~TehYoyo

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    Love *********'s Forum ep2012's Avatar
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    So I have a couple of additional questions...

    1. In my hiring ad I say I'm looking for W4C valid & semantic sites. That's correct how I'm phrasing it, right?
    2. What would you say if a so called "website coder" told you the reason his sites aren't valid is b/c the client didn't ask for it?

    Thanks


    Michelle

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    Quote Originally Posted by exoticpublishing View Post
    In my hiring ad I say I'm looking for W4C valid & semantic sites. That's correct how I'm phrasing it, right?
    No, not quite right. The W4C is currently only in draft mode, and won't truly exist for many years ... though some people who love to be cutting edge are pretending there is one.

    Actually, I'm joking. The organization you are referring to is the W3C. What you are looking for is a web designer who understands and cares about valid and semantic code.

    What would you say if a so called "website coder" told you the reason his sites aren't valid is b/c the client didn't ask for it?
    Well, image a car mechanic standing before a judge, saying—"Well, your Honor, I didn't screw his wheel nuts on because he didn't ask me to, so it's not my fault he's dead."

    Just because someone doesn't ask you to do your job properly is not an excuse not to do it.

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    billycundiff{float:left;} silver trophybronze trophy RyanReese's Avatar
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    Quote Originally Posted by exoticpublishing View Post
    So I have a couple of additional questions...

    1. In my hiring ad I say I'm looking for W4C valid & semantic sites. That's correct how I'm phrasing it, right?
    I wouldn't go all out asking for this one. With CSS, a lot of times, it's impossible to have a valid site due to vendor extensions or any IE specific hacks.
    2. What would you say if a so called "website coder" told you the reason his sites aren't valid is b/c the client didn't ask for it?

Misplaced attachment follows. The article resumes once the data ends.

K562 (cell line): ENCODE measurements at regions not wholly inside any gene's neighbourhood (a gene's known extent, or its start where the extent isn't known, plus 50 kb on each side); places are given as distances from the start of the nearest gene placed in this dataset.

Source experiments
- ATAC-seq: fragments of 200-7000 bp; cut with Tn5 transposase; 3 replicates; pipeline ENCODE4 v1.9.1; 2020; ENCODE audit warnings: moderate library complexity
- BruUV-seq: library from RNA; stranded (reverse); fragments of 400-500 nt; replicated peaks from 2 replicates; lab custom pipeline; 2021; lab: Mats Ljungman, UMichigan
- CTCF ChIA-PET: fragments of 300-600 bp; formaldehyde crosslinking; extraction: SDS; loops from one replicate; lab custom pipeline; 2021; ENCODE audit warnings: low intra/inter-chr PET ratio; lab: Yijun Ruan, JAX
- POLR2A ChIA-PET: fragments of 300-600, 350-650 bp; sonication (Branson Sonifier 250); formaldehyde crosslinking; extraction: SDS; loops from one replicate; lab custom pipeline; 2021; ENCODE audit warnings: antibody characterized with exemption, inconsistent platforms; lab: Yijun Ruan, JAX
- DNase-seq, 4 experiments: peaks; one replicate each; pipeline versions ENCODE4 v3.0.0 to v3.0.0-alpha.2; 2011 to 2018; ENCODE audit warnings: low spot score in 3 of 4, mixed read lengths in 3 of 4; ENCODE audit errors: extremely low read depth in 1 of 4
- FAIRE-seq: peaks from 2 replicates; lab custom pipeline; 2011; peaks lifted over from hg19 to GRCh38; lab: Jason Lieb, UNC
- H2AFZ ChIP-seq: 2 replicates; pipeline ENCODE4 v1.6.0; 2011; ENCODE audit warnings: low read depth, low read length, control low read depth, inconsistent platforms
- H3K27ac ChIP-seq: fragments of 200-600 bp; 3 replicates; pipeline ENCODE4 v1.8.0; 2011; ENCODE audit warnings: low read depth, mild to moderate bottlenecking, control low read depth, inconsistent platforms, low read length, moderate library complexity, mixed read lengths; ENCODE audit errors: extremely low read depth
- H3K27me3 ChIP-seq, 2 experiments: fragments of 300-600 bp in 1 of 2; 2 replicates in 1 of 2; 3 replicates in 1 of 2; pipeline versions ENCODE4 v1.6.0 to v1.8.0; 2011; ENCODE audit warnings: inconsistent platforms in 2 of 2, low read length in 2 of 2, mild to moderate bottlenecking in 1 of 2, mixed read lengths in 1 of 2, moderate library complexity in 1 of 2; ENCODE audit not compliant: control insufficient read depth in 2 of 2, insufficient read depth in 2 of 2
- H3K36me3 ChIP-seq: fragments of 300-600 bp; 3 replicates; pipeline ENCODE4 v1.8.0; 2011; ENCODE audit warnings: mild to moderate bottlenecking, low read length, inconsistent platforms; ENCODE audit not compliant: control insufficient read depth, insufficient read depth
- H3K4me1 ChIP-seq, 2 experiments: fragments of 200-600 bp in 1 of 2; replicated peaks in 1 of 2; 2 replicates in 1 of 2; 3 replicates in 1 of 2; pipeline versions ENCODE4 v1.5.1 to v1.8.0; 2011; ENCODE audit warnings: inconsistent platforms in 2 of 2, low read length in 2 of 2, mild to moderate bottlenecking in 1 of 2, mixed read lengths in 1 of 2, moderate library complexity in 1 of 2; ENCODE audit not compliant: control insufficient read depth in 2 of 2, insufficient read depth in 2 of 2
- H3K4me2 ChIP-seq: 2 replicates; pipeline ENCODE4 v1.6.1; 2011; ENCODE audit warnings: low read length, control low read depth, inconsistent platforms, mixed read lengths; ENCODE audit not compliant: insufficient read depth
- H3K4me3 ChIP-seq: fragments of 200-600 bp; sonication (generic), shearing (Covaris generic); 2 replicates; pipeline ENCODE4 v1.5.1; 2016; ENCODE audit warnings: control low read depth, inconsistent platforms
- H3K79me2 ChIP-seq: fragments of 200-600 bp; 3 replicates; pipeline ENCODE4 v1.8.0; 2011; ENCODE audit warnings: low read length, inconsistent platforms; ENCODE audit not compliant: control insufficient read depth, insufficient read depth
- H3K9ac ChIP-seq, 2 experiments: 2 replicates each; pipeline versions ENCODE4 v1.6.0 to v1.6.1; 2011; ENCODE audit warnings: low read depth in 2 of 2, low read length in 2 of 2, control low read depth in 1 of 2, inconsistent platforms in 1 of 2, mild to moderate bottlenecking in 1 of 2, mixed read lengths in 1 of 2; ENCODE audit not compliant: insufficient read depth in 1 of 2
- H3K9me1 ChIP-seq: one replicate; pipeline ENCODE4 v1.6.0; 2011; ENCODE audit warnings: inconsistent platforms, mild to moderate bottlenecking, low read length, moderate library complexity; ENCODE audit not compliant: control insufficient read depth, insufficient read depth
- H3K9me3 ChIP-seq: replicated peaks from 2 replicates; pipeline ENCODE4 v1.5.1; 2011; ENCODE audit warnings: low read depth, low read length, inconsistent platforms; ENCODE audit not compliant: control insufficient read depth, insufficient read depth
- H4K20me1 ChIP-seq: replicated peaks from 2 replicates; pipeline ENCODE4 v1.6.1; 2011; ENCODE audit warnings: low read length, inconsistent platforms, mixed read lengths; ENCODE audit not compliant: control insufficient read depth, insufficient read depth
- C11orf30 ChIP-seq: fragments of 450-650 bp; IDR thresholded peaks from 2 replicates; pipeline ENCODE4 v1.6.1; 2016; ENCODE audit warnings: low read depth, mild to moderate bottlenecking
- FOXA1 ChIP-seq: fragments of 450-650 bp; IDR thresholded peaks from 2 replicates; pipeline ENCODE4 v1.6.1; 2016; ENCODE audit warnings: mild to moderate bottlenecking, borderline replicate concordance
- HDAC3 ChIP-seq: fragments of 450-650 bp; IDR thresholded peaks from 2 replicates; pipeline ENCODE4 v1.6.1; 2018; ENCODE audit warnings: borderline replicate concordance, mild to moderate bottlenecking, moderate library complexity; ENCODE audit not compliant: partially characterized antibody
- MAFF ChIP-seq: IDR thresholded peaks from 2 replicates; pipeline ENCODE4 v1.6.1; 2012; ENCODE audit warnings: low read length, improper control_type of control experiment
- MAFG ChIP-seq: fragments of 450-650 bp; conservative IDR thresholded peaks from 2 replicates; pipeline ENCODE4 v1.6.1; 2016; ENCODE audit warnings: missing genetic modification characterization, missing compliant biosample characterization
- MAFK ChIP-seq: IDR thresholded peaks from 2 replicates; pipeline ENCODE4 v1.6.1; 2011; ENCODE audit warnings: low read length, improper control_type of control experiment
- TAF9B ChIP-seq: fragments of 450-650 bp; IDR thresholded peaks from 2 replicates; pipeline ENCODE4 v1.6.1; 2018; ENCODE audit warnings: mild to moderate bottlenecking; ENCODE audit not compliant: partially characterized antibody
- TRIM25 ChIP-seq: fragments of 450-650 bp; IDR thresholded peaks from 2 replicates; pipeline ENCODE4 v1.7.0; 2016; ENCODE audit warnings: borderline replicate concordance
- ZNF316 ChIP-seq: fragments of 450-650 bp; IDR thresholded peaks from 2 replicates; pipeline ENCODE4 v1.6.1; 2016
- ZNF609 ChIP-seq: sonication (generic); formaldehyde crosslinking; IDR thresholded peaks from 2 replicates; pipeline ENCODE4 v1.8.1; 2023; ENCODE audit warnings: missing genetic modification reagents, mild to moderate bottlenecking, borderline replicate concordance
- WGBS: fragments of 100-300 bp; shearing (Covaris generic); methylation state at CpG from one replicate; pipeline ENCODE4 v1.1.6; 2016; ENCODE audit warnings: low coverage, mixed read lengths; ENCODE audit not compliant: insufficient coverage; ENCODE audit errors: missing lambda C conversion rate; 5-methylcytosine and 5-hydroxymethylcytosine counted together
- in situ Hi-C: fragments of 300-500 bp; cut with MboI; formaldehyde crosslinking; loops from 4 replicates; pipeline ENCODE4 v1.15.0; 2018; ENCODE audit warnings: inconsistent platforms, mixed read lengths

Thanks


    Michelle
    I'd say it's time to find a new coder. It's not hard to keep a website valid, and even if asked, it should take ~5 minutes to fix any and all errors.
    Twitter-@Ryan_Reese09
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    Quote Originally Posted by TehYoyo View Post
    I would classify HTML5 as a tad bit more unstable than CSS3. This said because if an HTML5 tag doesn't work, then it will break. But if a CSS3 property such as, say, rounded corners isn't supported, there'll be a straight corner as normal.

    I would ask the designer/developer for a mix of 2.1 and 3.0.

    ~TehYoyo
    Sorry for the delay.

    Well these guys aren't even bothering to tell me what they wrote it in & someone gave me a 3.0 site which didn't validate in the validator & so then I got really confused. I didn't even know there were 2 validators LOL

    And he's telling me 3 is out.


    Michelle

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    Mazel tov! bronze trophy kohoutek's Avatar
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    Your HTML documents should be valid, unless your developer/designer uses html5. The latter is still in draft modus, so it won't validate either as it's not the current standard recommendation.

    If your developer/designer uses CSS3, your stylesheet will NOT validate because CSS3 is not yet a standard either (draft). It's progressive and most CSS3 features don't work yet. A developer/designer can, however, take advantage of some CSS3 features that are implemented in some browsers (not all). This will instantly invalidate the stylesheet, however, which isn't a big deal, really.